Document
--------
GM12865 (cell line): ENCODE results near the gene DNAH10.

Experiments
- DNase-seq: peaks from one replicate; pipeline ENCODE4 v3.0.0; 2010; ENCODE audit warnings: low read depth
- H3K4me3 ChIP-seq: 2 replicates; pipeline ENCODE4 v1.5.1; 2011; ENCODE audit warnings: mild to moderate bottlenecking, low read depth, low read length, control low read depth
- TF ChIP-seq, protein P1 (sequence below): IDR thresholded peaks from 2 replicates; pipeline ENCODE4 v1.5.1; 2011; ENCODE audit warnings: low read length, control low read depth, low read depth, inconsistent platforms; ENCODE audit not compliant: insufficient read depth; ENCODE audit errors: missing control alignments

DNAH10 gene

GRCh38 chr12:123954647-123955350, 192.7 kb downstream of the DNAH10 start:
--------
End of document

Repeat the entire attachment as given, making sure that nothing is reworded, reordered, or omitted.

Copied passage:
GM12865 (cell line): ENCODE results near the gene DNAH10.

Experiments
- DNase-seq: peaks from one replicate; pipeline ENCODE4 v3.0.0; 2010; ENCODE audit warnings: low read depth
- H3K4me3 ChIP-seq: 2 replicates; pipeline ENCODE4 v1.5.1; 2011; ENCODE audit warnings: mild to moderate bottlenecking, low read depth, low read length, control low read depth
- TF ChIP-seq, protein P1 (sequence below): IDR thresholded peaks from 2 replicates; pipeline ENCODE4 v1.5.1; 2011; ENCODE audit warnings: low read length, control low read depth, low read depth, inconsistent platforms; ENCODE audit not compliant: insufficient read depth; ENCODE audit errors: missing control alignments

DNAH10 gene

GRCh38 chr12:123954647-123955350, 192.7 kb downstream of the DNAH10 start: